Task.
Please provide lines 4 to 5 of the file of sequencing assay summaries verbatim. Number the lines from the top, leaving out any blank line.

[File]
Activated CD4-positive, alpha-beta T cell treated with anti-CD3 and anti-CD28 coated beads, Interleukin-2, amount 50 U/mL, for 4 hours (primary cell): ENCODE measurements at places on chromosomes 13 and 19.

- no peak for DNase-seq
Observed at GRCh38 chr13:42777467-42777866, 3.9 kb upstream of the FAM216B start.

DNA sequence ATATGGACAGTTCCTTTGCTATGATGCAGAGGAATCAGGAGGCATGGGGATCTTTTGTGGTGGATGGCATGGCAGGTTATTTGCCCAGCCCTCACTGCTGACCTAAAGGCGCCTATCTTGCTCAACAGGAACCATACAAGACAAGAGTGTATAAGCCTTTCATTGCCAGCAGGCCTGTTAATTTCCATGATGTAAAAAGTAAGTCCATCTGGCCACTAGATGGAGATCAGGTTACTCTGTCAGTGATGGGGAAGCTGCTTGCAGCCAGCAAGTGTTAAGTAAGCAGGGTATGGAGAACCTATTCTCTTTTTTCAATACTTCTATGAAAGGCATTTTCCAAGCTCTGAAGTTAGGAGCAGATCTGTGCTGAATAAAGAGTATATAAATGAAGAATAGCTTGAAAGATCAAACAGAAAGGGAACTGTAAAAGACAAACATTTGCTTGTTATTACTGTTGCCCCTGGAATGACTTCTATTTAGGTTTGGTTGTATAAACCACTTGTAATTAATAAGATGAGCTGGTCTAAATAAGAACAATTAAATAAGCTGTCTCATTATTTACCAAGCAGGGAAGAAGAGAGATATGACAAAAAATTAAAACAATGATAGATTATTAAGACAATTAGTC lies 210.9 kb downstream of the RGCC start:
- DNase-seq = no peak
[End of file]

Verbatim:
DNA sequence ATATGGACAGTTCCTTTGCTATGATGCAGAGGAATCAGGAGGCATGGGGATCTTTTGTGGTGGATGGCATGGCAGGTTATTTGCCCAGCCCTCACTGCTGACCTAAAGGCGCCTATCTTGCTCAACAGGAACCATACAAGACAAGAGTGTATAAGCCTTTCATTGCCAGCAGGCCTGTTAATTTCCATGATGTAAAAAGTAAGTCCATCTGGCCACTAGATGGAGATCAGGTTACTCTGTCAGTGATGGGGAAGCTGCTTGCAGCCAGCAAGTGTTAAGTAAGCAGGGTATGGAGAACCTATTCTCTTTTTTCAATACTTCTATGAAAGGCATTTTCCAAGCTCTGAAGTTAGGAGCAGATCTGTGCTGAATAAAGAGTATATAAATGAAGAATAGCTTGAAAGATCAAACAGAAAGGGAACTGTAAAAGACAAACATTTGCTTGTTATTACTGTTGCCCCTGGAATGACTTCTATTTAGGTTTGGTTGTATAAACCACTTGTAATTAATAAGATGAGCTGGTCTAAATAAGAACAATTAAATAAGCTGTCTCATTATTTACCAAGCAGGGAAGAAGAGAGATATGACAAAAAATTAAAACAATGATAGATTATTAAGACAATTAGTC lies 210.9 kb downstream of the RGCC start:
- DNase-seq = no peak